Sweet, sweet loam. It is "loam," right? Photo: Tom Caldwell
Mountain bikers are obsessed with loam. It seems like every other Youtube video features some absolutely stoked rider on screen yelling at you about how “insanely rippable” this “100% certified organic, dank loam” is. Global Mountain Bike Network has a video on how to ride loam. Mountain Bike Rider has it in their dictionary. Pacific Northwest Components is using it as a marketing buzzword to sell everything from grips to dropper posts. Loam is love. Loam is life.
Except there’s a problem: What we talk about when we say “loam” often isn’t loam…at least not according to the experts. And while loam is certainly a type of soil, good traction is less about the size of the soil particles than it is about the moisture holding them all together. Figuring out where and when to ride after the rain is a science unto itself, so we enlisted a real soil scientist (and avid mountain biker) to get the answers you’ll need to find the tackiest trails possible.
The problem with loam
“The term ‘loamy’ I find really frustrating as a soil scientist who mountain bikes,” says Adrian Gallo, a Ph.D. Candidate in Soil Science at Oregon State University. Despite what popular YouTubers might claim, that top layer of moist, rippable trail is often actually the O-horizon, “O” for organic. It’s made of the most recently decayed leaves, pine needles, branches, and the organisms that digest them. Some soils — like in the desert southwest — have almost no O-horizon. Others, like those fabled PNW trails, have a thick one.
Loam exists below the O-horizon. It is a type of soil. More accurately it is a whole family of soil types. Scientists classify soils as sandy, silty, or clay-y, and when none of those textures are especially dominant, they call it loamy. Loam is not some mystical thing. It’s your garden variety dirt, literally. This graphic illustrates how soil textures intermingle.
To read this chart you need to know what types of particles are in the soil at question (more on this later). But say we have a soil that’s 50% sand, 30% silt, and 20% clay. You can start with any two of these, but let’s go with sand and silt. First, trace down the sand side to 50% then trace down the silt side to 30%, then look for where the two lines coming off those percentages meet. In this case they meet in the “medium loam” section. The third line intersecting at this point traces back to 20% clay meaning we did it right.
The chart illustrates again just how common loam is: Nearly everything that isn’t in one of the corners is some mixture of sand/silt/clay “loam.” It can pack tight or stay super fluffy, it can be slick or tacky, sandy or chunky. That “hero dirt” very well may be loam, but it’s not the loam that makes it heroic.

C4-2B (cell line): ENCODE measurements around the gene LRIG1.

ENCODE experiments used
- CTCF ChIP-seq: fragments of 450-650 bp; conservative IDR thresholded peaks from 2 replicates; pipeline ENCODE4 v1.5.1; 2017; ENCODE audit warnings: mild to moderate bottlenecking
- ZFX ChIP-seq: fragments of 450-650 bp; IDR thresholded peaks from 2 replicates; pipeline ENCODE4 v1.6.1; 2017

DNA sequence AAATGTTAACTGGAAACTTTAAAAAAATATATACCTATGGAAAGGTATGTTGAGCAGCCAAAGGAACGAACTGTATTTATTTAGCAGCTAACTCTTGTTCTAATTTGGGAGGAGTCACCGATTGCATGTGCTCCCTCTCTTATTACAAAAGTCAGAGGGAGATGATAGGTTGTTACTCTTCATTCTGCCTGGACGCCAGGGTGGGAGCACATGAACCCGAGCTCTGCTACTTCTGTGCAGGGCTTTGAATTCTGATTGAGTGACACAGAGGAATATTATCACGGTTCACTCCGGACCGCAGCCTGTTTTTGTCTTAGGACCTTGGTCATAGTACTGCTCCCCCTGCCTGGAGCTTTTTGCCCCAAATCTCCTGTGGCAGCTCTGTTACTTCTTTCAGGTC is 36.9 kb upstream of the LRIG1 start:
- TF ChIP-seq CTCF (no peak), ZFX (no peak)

So what makes for good dirt?
“From a soil physics perspective, the maximum soil strength (when tire grip will also be greatest) occurs at a moist, but not overly saturated, soil water content,” Gallo says. “Depending on the soil properties, ~25% moisture by volume is the sweet spot. Too wet and water acts as a lubricant between soil particles. Too dry and there isn't enough water to impact soil strength. But at just the right moisture content, the adhesive and cohesive properties of water in soils help them feel really tacky while cornering/braking/jobbing. Sandy soils can be super tacky, same as clay soils, depending on the moisture content at the time of riding.”
How do I find optimally moist dirt?
Now we’re asking the right questions. First, you’ll need to understand what type of soil you’re riding on. For that, there’s SoilWeb, a ridiculously cool resource that has high-resolution descriptions of soils across the United States. Seriously, go click around your local trails and check out what types of soil you’re riding on. You can compare the Flume Trail to the Alien Run or look at the difference between the dirt at Pisgah vs. Molass Pass.
After you know what type of dirt you’re on, you’ll need to know what happens when it gets wet. Different types of soil hold moisture for different amounts of time. The general rule is, the more clay content, the longer dirt stays wet; the more sand content, the quicker it dries out.
“Sandy soils transmit water really quickly. If it rains half an inch, you’ve gotta go out there in the next day or so,” says Gallo. “If you’re in an area where there’s more clay soils and it rains half an inch — say California grasslands — you’re probably not going to want to ride for two or three days because it’s going to be too muddy.”
Figuring this out with SoilWeb is easy. First, click on the spot you’re wondering about. Here’s McKenzie River Trail, for example. The bar on the left shows you the horizon profile. Clicking on the boxes to the left (clay is highlighted) will bring up a depth profile of that particular component.
Here’s what we see if we click clay. At the surface, the ground is roughly 20%. That number drops to 15% at around 18cm down. Not bad. We can probably ride this trail a day or two after it rains and it’ll be lovely and tacky. This is confirmed by the “well drained” designation as well.
That said, don’t forget to use your brain. If it’s been raining for a week straight the soil is going to be saturated and may take longer to drain. If it hasn’t rained in two months, you can probably get out there even quicker. The easiest rule of thumb, Gallo says, is that if you’re leaving tracks, it’s too wet to ride.
So the next time you’re bombing down some singletrack and you feel like your tires are glued to the dirt, try to resist the urge to yell something about how loamy the trail is. Instead yell, “Wow, this soil of indeterminate composition sure is tacky due to its optimal water content.” You won’t sound cool, but your friends behind you will be too busy railing through the corners to hear you.